This is my favorite one-pan, easy skillet meal.  I adore Greek food, because I generally find it to be full of flavor and mostly healthy.


Let’s get real for a second.  It’s no secret that I eat dessert daily, but I don’t battle my weight.  When I meet new people and they find out how food-obsessed I am, they are baffled that I don’t have to buy two seats on an airplane when I fly.  Can we talk about that?  This subject makes me uncomfortable, but we’re going to work through it today, ok?

First:  it’s easier to keep what you have than get what you don’t have.  So, what I’m trying to say is that it’s easier to maintain weight than lose weight.

I’m going to share all of my skinny girl secrets.  I’m doing this because I’ve noticed lots of you are doing juice cleanses in January.  I’m jealous that I can’t do a juice cleanse with you.  I have a weird allergy to raw apples, and most fresh juices rely on raw apples to keep them from tasting like…algae?


Moving on.

My Mom and I read this article in a magazine a few years ago about the secrets of skinny women, and all of the secrets rang true with us.  My Mom is another skinny minnie.  Genetics are definitely a part of the equation, but since my Mom and I both follow these rules, I think the rules are more powerful.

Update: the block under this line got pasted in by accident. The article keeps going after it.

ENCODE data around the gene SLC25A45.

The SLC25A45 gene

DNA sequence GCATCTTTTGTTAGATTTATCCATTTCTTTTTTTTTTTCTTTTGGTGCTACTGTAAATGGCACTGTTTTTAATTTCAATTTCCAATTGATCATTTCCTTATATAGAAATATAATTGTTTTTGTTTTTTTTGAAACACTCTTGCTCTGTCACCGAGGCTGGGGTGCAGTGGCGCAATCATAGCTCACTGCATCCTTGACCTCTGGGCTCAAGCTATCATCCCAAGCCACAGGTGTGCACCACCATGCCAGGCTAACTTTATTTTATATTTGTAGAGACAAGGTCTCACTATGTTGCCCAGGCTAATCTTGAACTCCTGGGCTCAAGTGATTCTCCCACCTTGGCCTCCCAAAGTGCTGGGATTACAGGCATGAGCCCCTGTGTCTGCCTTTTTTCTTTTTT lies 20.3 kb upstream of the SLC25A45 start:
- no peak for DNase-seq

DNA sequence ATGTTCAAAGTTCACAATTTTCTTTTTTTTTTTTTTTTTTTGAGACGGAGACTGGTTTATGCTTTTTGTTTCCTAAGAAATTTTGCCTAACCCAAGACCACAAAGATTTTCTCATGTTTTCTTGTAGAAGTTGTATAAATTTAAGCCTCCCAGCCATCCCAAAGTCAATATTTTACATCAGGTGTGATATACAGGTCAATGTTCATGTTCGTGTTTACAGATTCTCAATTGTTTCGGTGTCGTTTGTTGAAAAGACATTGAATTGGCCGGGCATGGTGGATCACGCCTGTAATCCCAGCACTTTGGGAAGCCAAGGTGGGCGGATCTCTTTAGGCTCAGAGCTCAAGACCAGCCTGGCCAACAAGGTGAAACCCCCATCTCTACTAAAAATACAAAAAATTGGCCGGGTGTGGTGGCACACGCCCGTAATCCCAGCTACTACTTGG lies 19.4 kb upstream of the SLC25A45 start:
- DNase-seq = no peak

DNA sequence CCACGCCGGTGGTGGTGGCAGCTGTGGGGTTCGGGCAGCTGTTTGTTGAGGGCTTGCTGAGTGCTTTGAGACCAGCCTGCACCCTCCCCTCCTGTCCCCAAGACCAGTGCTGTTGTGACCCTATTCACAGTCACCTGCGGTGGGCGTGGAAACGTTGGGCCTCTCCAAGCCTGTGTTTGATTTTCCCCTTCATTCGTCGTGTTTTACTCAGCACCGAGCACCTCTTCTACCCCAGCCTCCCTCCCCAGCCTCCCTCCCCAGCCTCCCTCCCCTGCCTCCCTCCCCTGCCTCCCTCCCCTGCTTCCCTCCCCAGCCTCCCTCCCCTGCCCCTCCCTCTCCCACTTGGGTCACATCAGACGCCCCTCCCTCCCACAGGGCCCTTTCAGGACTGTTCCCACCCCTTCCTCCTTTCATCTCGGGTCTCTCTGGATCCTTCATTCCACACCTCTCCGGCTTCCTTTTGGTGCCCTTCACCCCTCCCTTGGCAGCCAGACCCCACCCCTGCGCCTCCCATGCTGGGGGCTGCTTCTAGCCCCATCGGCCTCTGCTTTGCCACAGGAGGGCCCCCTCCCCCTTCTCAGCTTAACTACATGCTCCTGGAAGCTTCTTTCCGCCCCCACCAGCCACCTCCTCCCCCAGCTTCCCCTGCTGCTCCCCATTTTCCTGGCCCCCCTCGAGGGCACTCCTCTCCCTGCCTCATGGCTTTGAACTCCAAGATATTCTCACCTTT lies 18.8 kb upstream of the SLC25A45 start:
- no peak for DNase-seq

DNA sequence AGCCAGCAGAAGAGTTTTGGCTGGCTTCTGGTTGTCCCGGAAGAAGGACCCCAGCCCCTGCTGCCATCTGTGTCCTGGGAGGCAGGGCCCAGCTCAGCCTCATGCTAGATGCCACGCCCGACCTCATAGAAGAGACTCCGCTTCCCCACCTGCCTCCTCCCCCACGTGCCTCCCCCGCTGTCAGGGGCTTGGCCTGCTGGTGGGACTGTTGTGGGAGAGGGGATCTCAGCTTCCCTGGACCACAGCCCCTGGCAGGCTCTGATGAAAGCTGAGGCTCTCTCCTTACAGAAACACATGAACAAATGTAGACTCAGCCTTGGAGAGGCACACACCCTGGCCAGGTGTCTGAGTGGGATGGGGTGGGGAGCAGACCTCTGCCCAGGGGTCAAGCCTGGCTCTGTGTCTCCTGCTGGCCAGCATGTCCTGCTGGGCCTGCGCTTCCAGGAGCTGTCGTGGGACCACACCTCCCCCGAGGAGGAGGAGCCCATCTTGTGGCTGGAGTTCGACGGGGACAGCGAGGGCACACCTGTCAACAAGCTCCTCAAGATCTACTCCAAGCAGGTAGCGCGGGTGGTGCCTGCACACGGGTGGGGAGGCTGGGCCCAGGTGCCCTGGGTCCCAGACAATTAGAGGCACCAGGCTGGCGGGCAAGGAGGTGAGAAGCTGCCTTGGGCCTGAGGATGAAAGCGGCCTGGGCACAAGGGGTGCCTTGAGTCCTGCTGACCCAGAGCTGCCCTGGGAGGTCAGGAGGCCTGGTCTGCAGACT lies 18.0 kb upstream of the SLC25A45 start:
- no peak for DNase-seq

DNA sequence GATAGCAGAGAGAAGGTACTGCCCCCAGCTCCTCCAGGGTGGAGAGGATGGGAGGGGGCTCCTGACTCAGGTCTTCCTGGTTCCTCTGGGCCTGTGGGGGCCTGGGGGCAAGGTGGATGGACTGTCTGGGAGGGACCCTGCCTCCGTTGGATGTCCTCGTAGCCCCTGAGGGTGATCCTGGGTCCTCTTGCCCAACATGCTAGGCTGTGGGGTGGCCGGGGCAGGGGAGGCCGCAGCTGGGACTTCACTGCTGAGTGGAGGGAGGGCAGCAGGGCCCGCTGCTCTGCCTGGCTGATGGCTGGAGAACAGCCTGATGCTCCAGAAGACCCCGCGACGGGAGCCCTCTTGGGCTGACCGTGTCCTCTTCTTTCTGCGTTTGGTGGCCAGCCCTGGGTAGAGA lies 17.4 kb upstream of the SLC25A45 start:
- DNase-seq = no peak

The Ten Rules of Skinny Chicks:

  1. Either eat dessert or have alcohol, never both.  We talked about this last week over my Balsamic marinated fresh berries and frozen yogurt.
  2. If you want dessert FINE.  Eat it, but please make it a child size portion.  I consider one cookie or 3 to 4 bites of cake to be a serving.  Furthermore, I order child size portions of entrées at restaurants all the time.  I’m sure it embarrasses my husband, but it works for me.
  3. If you splurge on a big dinner, like say, a Five Guys burger with fries, FINE.  You did it.  Move on, and make your meals lighter for the next few days.  If I eat a cheeseburger tonight, I’ll be having a salad for lunch for the next two days.  But, keep in mind that I ordered the kids’ size burgers with fries at Five Guys.
  4. Don’t take the easy way out.  I park in the furthest spot in the parking lot when I’m running errands.  I always volunteer to take the laundry from the basement to the second floor.  Why?  It burns calories.  You have the potential to burn calories during the day in more ways than just at the gym.  I love cleaning the house while racing the clock with music blaring.  I estimate that scrubbing bathrooms burns about 100 calories.  All activity in your day adds up.